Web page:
What does it really take?

Has a generation of political reporters and voters been misled about how to best pick the next president?

By Michael Scherer
November 26, 2007 7:11PM (UTC)
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Shortly after moving to D.C. to try my hand as a political reporter, I heard word that Mark Halperin, the famed arbiter of conventional wisdom at ABC News, had the habit of telling his potential reporter hires to read "What It Takes," Richard Ben Cramer's 1,047-page rendering of the 1988 presidential campaign.

Ever the budding upstart with no job prospects at ABC, I tramped down to the local bookstore and got myself a copy. And what a book it was, a vibrant, rollicking, avalanche ride with the human beings who populate the magnificent, meaningful farce of presidential politics. It was at once a biography of the candidates, an action narrative of the behind-the-scenes blow-by-blow, and a mythical rendering of the democratic process. It was not a perfect book, and it was not a political bible. It was simply the finest rendering of American presidential politics yet accomplished.


For Halperin, apparently, it was also a passing phase, like a teenage love affair. On Sunday, in the New York Times, Halperin publicly announced his breakup with the book. In a stern Dear John letter, he basically told the world that it was not his fault. The book betrayed him. His argument goes like this: Cramer's central thesis is that potential presidents are best judged by how they handle the rigors of the campaign. Once upon a time, Halperin believed in this. "But now I think I was wrong," Halperin writes. "The 'campaigner equals leader' formula that inspired me and so many others in the news media is flawed." So how should campaigns be covered? The newly liberated Halperin puts it this way: "We should examine a candidate's public record and full life as opposed to his or her campaign performance."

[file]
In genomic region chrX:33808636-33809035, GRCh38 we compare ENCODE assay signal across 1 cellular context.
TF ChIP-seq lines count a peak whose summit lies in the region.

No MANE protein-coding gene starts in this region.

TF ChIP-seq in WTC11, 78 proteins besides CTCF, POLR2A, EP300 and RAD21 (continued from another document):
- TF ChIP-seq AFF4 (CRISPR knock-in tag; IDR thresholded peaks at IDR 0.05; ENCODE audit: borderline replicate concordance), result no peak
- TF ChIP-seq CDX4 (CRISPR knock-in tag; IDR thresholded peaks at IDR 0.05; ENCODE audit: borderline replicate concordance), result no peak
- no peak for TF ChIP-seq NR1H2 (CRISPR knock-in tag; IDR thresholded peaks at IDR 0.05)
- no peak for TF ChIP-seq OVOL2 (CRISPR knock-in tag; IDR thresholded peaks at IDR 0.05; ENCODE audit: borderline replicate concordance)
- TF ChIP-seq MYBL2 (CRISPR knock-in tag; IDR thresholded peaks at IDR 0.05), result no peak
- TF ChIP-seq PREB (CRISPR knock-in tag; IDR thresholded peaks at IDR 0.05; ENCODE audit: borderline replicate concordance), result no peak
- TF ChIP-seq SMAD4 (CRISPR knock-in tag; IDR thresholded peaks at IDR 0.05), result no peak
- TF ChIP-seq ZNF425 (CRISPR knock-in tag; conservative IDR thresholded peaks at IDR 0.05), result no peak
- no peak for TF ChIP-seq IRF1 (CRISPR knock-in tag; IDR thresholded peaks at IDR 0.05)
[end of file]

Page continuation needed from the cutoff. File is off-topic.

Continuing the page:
Of course, Halperin is right about that. But he is also knocking down a straw man of sorts. "What it Takes" was never written as a guide for voters, or journalists; it was published in 1992, four years after the election, as a novelistic representation of politics. It was necessarily heavy with detail on the personal travails of the campaigners. That was its purpose. But the book was also concerned with "a candidate's public record and full life," two concepts that are difficult to separate from campaigning. Much of the first third of the thing is historical biography.

But all this is beside the point. Books often make lousy long-term lovers, and so it's no surprise that a devoted reader feels burned. What Halperin is really doing is putting front and center a discussion that is worth having: How can campaign reporting be improved? Should stump performance be taken into account by voters and journalists? Does a good campaigner make a good president?


The answer to the last question is the easiest: only sometimes. As Halperin points out, Exhibit A is George W. Bush, who is a disciplined and talented hand-shaker, but a less successful decider-in-chief. For balance's sake, Halperin also mentions Bill Clinton, who also campaigned with more success than he governed, though he governed with more success than the current president.